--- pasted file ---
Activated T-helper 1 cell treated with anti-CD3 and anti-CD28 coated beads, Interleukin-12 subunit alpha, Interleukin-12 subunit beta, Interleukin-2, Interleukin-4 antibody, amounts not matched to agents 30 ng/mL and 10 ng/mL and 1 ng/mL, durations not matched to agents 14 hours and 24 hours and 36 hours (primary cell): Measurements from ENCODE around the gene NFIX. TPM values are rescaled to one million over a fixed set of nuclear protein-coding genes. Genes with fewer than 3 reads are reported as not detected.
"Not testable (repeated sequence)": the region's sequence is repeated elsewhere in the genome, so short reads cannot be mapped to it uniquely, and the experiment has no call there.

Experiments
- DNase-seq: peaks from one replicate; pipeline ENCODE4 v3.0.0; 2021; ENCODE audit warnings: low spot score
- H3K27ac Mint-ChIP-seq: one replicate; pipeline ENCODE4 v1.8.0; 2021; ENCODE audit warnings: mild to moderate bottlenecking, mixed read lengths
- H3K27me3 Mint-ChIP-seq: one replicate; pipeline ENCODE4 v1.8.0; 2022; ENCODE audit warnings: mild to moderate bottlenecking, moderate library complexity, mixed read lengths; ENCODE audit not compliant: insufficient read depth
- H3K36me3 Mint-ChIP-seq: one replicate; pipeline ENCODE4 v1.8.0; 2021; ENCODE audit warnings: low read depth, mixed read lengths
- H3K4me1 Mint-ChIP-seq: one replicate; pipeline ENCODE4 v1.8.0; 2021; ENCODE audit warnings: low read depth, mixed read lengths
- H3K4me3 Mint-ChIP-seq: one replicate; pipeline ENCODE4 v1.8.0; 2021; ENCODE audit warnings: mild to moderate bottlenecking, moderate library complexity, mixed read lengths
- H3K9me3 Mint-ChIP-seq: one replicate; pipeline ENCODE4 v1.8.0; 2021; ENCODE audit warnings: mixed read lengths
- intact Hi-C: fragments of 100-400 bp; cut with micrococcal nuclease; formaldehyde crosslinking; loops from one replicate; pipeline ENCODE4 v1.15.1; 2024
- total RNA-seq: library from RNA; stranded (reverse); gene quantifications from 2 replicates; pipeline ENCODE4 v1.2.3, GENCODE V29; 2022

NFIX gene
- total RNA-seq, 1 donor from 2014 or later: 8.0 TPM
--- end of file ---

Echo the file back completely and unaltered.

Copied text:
Activated T-helper 1 cell treated with anti-CD3 and anti-CD28 coated beads, Interleukin-12 subunit alpha, Interleukin-12 subunit beta, Interleukin-2, Interleukin-4 antibody, amounts not matched to agents 30 ng/mL and 10 ng/mL and 1 ng/mL, durations not matched to agents 14 hours and 24 hours and 36 hours (primary cell): Measurements from ENCODE around the gene NFIX. TPM values are rescaled to one million over a fixed set of nuclear protein-coding genes. Genes with fewer than 3 reads are reported as not detected.
"Not testable (repeated sequence)": the region's sequence is repeated elsewhere in the genome, so short reads cannot be mapped to it uniquely, and the experiment has no call there.

Experiments
- DNase-seq: peaks from one replicate; pipeline ENCODE4 v3.0.0; 2021; ENCODE audit warnings: low spot score
- H3K27ac Mint-ChIP-seq: one replicate; pipeline ENCODE4 v1.8.0; 2021; ENCODE audit warnings: mild to moderate bottlenecking, mixed read lengths
- H3K27me3 Mint-ChIP-seq: one replicate; pipeline ENCODE4 v1.8.0; 2022; ENCODE audit warnings: mild to moderate bottlenecking, moderate library complexity, mixed read lengths; ENCODE audit not compliant: insufficient read depth
- H3K36me3 Mint-ChIP-seq: one replicate; pipeline ENCODE4 v1.8.0; 2021; ENCODE audit warnings: low read depth, mixed read lengths
- H3K4me1 Mint-ChIP-seq: one replicate; pipeline ENCODE4 v1.8.0; 2021; ENCODE audit warnings: low read depth, mixed read lengths
- H3K4me3 Mint-ChIP-seq: one replicate; pipeline ENCODE4 v1.8.0; 2021; ENCODE audit warnings: mild to moderate bottlenecking, moderate library complexity, mixed read lengths
- H3K9me3 Mint-ChIP-seq: one replicate; pipeline ENCODE4 v1.8.0; 2021; ENCODE audit warnings: mixed read lengths
- intact Hi-C: fragments of 100-400 bp; cut with micrococcal nuclease; formaldehyde crosslinking; loops from one replicate; pipeline ENCODE4 v1.15.1; 2024
- total RNA-seq: library from RNA; stranded (reverse); gene quantifications from 2 replicates; pipeline ENCODE4 v1.2.3, GENCODE V29; 2022

NFIX gene
- total RNA-seq, 1 donor from 2014 or later: 8.0 TPM